Amen to that, David. I'm a tech-writer in my day job, and just to make sure,
I sometimes document a command option like this:

  -l ("dash-ell")
or
  -1 ("dash-one")

This reminds me of the escape sequences for one of the font cartridges used
by the original H-P LaserJet printer (mid 1908s). The sequences were
absolutely "pessimal": full of zeroes, capital "O"s, lowercase "l"s, and the
digit "1"s. It's like they were trying hard to discourage you from using
their product!

-John

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Re: IDLE fonts

kirby urner-4
In reply to this post by kirby urner-4
On Fri, Jul 11, 2008 at 4:59 PM, kirby urner <[hidden email]> wrote:

<< SNIP >>

> Before I show off what I consider to be a fun and useful IDLE font,
> suitable for future classes, I'd like to poll other subscribers as to
> whether they do anything unusual in the fonts department, either for
> the benefit of new students, or for themselves.
>
> I'll follow up on Monday.
>
> Kirby
>

OK, so here it is Monday, and my font of choice for future classes,
for projecting especially, is Akbar font, patterned after the
handwriting of Matt Goening.

However, I should make sense of this by reminding folks of my
audience:  future cartoonists in ToonTown (PDX), learning about
animation pipelines, real time and render time, and MVC thinking.

We mostly focus on the relevant mathematics such as how does when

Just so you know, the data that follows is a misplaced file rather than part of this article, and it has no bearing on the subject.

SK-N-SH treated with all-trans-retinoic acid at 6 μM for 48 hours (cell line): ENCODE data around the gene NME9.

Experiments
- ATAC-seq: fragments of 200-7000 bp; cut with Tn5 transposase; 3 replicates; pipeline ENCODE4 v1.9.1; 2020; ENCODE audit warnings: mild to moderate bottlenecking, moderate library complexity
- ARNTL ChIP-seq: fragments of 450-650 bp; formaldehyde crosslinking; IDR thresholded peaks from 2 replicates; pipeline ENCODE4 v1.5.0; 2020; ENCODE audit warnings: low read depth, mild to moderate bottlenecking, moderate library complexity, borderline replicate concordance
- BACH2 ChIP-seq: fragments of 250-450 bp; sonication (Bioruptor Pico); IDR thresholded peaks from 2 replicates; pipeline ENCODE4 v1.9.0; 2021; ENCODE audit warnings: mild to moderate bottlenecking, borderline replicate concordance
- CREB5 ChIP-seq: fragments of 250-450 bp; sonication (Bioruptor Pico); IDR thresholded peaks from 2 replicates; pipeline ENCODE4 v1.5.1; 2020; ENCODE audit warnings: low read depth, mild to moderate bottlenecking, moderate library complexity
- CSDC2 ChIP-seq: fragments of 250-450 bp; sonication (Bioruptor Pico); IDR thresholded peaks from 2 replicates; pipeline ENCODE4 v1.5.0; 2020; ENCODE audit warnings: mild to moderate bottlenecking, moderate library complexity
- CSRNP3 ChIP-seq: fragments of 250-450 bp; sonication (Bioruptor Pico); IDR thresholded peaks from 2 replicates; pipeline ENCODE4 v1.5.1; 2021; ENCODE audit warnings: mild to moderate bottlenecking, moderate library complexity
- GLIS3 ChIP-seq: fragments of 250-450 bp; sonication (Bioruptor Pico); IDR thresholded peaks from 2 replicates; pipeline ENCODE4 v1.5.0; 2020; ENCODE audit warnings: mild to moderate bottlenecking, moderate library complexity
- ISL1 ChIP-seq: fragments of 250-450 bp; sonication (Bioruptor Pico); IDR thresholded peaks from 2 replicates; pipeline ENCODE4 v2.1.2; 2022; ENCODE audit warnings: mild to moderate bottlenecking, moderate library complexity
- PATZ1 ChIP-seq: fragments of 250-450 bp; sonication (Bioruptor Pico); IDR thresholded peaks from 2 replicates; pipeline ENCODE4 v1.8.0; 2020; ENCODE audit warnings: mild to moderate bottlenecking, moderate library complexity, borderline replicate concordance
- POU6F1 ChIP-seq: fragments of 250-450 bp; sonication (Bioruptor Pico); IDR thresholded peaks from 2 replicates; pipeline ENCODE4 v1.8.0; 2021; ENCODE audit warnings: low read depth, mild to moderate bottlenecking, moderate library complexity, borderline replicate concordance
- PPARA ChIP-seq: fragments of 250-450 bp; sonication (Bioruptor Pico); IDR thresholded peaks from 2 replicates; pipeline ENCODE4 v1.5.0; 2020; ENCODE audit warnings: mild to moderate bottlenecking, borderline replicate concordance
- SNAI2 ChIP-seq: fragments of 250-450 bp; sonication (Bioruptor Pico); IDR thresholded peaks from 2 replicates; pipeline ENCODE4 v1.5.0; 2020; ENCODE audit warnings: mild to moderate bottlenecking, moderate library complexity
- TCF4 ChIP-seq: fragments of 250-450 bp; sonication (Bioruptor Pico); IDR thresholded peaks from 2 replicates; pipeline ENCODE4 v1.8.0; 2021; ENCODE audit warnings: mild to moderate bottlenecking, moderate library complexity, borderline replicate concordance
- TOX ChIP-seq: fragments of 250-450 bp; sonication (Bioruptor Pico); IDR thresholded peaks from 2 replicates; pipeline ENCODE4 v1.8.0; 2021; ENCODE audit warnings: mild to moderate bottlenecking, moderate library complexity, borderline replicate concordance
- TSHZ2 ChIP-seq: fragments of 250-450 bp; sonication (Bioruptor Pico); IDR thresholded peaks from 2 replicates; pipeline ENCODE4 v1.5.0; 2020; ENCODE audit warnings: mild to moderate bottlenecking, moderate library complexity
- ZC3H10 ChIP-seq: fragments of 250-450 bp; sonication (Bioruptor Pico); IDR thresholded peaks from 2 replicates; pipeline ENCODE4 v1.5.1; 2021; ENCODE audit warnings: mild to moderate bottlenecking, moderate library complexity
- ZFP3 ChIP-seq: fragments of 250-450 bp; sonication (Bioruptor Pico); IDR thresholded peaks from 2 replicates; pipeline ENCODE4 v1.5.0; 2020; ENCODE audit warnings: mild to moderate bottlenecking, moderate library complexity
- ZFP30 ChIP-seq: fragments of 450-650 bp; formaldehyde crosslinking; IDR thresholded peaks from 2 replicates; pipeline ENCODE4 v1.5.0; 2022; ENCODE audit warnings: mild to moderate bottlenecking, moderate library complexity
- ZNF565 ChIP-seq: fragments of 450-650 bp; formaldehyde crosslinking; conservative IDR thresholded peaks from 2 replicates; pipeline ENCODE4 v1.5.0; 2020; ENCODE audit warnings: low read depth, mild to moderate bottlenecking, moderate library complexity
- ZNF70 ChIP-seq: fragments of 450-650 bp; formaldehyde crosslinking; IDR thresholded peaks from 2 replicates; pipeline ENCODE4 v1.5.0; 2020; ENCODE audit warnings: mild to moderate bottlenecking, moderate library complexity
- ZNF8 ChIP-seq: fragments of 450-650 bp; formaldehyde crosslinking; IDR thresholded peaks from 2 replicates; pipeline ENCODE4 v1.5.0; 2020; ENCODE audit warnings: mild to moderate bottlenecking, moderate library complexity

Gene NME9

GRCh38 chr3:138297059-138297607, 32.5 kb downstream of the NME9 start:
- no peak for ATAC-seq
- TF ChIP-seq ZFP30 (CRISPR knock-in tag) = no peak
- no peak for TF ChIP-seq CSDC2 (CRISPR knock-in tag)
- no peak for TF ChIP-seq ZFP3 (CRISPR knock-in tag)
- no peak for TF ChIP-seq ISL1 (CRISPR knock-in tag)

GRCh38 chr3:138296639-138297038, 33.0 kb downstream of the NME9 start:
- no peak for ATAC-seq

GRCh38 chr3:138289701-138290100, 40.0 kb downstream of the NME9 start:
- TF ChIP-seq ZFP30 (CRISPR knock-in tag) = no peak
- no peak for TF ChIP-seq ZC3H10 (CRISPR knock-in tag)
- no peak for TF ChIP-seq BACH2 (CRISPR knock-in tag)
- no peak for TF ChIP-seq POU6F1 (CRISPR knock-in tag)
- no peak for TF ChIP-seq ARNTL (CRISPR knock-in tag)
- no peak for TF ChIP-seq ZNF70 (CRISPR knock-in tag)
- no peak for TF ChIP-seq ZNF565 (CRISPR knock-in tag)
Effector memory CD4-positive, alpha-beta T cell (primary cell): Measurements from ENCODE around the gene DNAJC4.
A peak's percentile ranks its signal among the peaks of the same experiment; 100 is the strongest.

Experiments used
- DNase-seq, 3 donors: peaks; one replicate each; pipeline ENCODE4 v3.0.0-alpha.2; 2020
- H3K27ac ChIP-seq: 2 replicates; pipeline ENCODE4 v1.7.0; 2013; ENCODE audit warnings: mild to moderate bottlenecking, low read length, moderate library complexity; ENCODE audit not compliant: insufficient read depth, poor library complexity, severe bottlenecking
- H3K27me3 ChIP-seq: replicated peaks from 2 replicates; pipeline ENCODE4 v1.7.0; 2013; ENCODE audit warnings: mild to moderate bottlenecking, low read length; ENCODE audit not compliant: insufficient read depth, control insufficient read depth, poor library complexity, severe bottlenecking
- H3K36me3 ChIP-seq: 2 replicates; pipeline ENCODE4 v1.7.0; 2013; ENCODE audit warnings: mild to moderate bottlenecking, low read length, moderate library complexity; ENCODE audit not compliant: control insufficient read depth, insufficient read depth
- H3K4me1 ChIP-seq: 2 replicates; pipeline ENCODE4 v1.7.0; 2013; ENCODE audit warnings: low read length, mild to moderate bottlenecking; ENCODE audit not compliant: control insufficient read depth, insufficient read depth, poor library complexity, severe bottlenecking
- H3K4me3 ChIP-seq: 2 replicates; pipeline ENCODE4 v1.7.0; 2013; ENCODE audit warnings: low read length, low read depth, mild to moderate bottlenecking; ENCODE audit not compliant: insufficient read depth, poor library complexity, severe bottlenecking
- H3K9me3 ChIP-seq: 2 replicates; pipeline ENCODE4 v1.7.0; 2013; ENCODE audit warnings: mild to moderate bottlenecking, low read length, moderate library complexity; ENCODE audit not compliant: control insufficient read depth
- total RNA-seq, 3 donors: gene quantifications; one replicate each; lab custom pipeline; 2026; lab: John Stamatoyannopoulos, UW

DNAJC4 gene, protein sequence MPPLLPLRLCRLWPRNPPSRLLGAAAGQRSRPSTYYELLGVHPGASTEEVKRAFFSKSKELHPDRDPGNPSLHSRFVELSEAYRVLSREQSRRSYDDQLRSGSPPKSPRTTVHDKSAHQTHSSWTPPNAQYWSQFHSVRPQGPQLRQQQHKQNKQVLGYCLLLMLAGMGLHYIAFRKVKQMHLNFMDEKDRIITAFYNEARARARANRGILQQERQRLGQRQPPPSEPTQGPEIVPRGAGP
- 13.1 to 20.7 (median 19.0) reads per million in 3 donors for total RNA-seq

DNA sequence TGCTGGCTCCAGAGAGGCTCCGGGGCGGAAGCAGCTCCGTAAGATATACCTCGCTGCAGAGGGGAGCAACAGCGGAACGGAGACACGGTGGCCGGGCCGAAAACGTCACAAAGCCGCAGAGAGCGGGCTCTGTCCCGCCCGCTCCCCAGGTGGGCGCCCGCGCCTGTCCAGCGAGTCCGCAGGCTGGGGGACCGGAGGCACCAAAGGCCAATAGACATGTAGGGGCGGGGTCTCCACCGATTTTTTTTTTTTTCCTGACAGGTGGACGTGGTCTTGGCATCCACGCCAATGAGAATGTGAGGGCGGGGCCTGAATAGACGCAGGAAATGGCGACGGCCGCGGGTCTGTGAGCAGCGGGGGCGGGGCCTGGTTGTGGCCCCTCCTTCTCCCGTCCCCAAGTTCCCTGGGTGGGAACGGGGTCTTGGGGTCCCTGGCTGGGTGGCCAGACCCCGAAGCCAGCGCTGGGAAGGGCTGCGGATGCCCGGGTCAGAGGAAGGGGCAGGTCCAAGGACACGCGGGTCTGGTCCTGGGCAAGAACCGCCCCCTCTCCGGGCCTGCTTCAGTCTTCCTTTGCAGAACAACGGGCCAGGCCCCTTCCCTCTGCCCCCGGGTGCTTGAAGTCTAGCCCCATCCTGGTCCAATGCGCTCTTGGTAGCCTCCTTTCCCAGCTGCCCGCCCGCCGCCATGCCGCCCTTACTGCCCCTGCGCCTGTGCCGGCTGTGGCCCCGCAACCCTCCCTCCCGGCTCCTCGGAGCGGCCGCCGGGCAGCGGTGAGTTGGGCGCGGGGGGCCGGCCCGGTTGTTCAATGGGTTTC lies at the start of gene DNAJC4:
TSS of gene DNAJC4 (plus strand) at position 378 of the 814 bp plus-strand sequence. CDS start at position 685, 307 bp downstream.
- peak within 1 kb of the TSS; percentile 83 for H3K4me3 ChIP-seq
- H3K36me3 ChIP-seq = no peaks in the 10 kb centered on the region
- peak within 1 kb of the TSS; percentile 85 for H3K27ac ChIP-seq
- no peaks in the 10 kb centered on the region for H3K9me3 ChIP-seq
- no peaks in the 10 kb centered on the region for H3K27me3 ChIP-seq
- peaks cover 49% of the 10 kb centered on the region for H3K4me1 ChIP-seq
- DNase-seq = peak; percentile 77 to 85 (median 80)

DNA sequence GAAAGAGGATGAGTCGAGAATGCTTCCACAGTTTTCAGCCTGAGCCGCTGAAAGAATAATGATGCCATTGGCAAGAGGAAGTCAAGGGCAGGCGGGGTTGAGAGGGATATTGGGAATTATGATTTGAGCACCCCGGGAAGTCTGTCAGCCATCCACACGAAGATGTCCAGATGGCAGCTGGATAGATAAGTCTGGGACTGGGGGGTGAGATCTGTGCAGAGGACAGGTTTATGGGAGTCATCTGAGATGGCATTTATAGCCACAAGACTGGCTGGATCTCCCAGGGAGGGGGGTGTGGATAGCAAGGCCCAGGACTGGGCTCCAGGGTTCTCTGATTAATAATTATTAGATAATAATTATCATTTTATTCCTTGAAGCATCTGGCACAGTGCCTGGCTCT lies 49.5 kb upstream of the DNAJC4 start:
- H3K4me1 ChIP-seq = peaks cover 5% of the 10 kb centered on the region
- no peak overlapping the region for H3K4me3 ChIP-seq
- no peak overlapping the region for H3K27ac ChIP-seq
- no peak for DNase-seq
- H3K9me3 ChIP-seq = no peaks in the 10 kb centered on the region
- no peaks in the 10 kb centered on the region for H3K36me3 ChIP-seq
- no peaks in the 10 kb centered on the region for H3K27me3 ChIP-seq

beget rotation among a nest of vectors, but instead of silly
hamster-brained calculators (such as those from Texas Instruments) we
use real computers running Python (such as those from
Hewlett-Packard).

Given Groening is the creator of The Simpsons, that our original Homer
was from Silverton, that we're a Town into toon making (ala O'Reilly's
Make: magazine), it makes sense to dabble in such a locally idiomatic
font.  As a gnu math teacher, I work in a "virtual gulag" of geek
schools, spread around internationally, sharing lesson planning ideas
with my peers in South Africa (or wherever).  So feel free to ignore,
as you may not have any interest in our peculiar curriculum network
(not for everyone!).

See you at OSCON some of you, if my sponsorship comes through,
business deal through Chicago, high level, we shall see...

Kirby

Related reading:
http://worldgame.blogspot.com/2008/07/idle-language-games.html (about
this font I'm enjoying)
http://4dsolutions.net/ocn/pymath.html (the toontown math I'm into)
http://worldgame.blogspot.com/search?q=Homer (some blog mentions of Homer)
http://mybizmo.blogspot.com/2008/06/chronofile.html (Oregonian boast
toonification of PDX)
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Re: IDLE fonts

kirby urner-4
>
> OK, so here it is Monday, and my font of choice for future classes,
> for projecting especially, is Akbar font, patterned after the
> handwriting of Matt Goening.